Our stay in Yangon had been largely transitory, a necessary stopover to Bagan, and our final departure point out of Myanmar when the trip was over. Upon landing at the airport from Kuala Lumpur, we stayed in the capital for less than twelve hours before we took an overnight bus for Bagan. After three days in Bagan, we went back to Yangon for one final day before our flight back to Kuala Lumpur early the next morning.
The sun hadn't even come out yet when our bus arrived in Yangon from Bagan on our last day in Myanmar. We planned to use the entire day to explore the capital, and began our early morning with breakfast and a shower at the guest house.
The first thing that always comes to mind when I remember Yangon is the heat - humid and nearly unbearable, but not entirely foreign to me, a Manila resident. On our last day in Myanmar, we were already used to the Burmese heat, and bravely went on to visit Sule Pagoda, our first stop. Unlike the isolated pagodas and temples in Bagan, standing tall and lonely across wide empty plains, Sule Pagoda seemed to be right at the center of the hustle and bustle of the city. Many Burmese were solemnly praying in front of numerous Buddha statues within the pagoda. There were hardly any foreigners. Before we left, we chanced upon a girl selling local birds at the entrance of the pagoda. I read somewhere about the Buddhist practice of setting animals free, and how it was supposed to bring good karma. I paid a few kyat to experience it. Whether or not I actually gained good karma, there is no way to know for sure.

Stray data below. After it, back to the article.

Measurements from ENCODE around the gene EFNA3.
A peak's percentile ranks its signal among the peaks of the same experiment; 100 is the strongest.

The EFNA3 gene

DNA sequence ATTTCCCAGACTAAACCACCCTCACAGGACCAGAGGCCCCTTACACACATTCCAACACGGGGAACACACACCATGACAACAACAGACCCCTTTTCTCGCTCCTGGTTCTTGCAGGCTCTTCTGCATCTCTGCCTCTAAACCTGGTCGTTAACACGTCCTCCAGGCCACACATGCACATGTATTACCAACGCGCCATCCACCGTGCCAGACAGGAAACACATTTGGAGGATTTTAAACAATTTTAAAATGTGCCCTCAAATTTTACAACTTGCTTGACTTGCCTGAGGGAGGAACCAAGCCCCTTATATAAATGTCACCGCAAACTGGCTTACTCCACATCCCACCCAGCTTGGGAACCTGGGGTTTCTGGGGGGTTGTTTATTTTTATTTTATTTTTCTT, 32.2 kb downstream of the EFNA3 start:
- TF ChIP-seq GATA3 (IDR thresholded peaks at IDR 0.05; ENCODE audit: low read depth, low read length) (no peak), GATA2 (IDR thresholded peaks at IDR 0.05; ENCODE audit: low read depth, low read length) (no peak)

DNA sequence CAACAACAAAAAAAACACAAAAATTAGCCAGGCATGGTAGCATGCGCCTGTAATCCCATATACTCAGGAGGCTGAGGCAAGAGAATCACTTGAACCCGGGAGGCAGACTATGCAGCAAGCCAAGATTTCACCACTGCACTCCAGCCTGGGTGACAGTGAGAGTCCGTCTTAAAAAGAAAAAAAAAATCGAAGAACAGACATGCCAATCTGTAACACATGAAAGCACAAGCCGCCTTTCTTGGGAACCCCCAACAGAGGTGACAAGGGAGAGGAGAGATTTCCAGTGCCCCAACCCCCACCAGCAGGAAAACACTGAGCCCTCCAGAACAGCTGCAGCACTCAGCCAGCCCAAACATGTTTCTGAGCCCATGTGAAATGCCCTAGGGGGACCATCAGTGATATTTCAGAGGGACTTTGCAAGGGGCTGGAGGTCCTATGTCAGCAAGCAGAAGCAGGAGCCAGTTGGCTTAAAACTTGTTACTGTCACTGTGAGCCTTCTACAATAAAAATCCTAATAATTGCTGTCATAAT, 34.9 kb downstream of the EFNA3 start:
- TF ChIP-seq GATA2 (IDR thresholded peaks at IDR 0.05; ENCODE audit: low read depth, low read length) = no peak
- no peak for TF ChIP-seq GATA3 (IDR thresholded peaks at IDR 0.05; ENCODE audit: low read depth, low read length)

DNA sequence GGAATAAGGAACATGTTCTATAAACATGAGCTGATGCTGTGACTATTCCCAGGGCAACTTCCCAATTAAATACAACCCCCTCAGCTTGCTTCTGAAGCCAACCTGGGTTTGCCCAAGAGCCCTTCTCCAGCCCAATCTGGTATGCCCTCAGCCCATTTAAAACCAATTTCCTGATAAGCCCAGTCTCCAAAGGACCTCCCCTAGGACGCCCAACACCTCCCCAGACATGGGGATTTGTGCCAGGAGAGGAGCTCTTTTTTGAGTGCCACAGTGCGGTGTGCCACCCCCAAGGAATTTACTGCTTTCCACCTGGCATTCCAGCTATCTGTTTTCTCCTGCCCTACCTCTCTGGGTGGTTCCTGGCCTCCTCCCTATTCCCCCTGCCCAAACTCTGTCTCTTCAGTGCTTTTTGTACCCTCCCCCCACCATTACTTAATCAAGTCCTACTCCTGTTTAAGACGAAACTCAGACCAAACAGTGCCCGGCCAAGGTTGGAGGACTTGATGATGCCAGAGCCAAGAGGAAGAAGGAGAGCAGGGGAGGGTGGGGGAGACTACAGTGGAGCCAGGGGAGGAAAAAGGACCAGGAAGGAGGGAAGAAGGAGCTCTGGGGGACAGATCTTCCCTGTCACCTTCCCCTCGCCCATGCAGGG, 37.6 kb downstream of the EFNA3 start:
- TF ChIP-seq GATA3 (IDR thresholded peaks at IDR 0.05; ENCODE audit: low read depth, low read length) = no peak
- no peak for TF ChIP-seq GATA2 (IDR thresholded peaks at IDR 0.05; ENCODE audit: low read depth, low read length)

Our next stop was Bogyoke Market, where we bought a few trinkets and souvenirs for ourselves and loved ones back home. The power had gone out while we were shopping for souvenirs. We found temporary refuge from the heat at a local watering hole of sorts, where they sold refreshing drinks. I dared to order an Iced Lemon Coffee. It was strangely refreshing.
After Bogyoke Market we took a cab to Shwedagon Pagoda, our last stop. More than the ornate structures and the general grandeur of the place, I marveled at the people. Some were deep in prayer, others were sharing a meal under the shade of a tree, and others didn't fail to notice us foreigners watching them. They seemed to mirror our curiosity, and smiles and nods were exchanged. We will never know each other's names, but that's okay.
We were set on heading back to our guest house, looking forward to a late lunch, when on the cab ride from Shwedagon Pagoda, our driver abruptly stopped and pointed to the other side of the road, where the National League for Democracy headquarters was. Why he decided to show us the place, we will never know, but it was a welcome surprise. I wish we could've gotten down and gone inside, but the whole thing had been such a surprise, we couldn't do much when, after a while, he started the engine again and drove us off to our guest house.